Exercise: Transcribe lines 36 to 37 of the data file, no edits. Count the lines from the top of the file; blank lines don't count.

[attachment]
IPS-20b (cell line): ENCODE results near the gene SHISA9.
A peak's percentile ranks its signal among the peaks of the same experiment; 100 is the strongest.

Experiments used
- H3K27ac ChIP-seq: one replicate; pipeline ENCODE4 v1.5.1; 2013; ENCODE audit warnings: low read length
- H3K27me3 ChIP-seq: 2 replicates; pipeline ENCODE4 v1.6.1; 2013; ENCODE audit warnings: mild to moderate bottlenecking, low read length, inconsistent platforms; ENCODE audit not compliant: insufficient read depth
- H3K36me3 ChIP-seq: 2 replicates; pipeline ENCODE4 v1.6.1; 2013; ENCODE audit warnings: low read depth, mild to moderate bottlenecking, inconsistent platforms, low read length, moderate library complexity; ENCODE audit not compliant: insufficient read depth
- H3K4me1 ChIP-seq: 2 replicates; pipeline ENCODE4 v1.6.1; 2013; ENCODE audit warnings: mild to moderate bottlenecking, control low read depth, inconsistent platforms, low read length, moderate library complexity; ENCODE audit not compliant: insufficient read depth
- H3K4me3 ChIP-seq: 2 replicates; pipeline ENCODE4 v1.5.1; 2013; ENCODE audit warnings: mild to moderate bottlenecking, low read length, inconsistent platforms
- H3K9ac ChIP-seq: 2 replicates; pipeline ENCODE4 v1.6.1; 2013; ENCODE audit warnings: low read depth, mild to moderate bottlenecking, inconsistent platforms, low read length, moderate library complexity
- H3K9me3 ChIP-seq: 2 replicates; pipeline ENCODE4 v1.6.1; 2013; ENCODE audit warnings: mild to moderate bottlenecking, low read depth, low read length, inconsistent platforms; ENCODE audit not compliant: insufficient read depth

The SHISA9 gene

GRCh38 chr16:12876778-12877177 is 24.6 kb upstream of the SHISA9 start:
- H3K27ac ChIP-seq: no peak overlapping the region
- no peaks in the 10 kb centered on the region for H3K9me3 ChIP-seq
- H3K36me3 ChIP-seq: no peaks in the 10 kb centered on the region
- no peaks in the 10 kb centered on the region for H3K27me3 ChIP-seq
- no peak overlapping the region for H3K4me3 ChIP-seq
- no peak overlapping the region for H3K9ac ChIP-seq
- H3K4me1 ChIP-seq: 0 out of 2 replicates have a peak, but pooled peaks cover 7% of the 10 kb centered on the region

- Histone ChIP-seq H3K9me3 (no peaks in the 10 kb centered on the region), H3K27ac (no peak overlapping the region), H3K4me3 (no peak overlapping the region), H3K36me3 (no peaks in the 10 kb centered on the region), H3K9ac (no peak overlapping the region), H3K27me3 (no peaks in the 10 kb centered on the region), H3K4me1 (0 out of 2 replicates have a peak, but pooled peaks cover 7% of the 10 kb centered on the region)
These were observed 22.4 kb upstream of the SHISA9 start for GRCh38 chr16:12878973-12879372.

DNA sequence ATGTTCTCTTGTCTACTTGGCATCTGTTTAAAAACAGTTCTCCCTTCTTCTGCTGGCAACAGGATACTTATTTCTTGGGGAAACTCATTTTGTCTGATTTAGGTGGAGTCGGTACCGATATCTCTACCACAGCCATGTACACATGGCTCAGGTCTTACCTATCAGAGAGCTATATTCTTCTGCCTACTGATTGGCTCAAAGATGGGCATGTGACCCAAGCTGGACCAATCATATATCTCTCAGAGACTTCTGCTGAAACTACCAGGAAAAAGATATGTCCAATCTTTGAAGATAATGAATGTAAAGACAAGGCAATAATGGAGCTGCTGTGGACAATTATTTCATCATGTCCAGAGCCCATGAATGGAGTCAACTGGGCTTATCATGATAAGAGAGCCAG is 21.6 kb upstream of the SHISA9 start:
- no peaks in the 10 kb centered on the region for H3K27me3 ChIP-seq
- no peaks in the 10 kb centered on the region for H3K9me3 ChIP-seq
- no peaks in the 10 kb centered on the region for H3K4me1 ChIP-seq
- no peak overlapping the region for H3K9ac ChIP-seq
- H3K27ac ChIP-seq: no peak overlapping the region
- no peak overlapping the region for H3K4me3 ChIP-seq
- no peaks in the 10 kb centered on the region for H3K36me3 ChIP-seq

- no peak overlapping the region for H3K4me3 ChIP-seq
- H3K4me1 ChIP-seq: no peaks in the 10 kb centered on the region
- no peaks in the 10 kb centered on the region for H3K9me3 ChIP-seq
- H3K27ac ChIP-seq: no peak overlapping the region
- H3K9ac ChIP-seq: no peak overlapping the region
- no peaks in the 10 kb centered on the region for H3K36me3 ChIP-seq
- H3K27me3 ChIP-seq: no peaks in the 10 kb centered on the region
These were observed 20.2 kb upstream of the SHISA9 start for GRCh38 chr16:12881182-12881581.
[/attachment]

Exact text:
- H3K27me3 ChIP-seq: no peaks in the 10 kb centered on the region
These were observed 20.2 kb upstream of the SHISA9 start for GRCh38 chr16:12881182-12881581.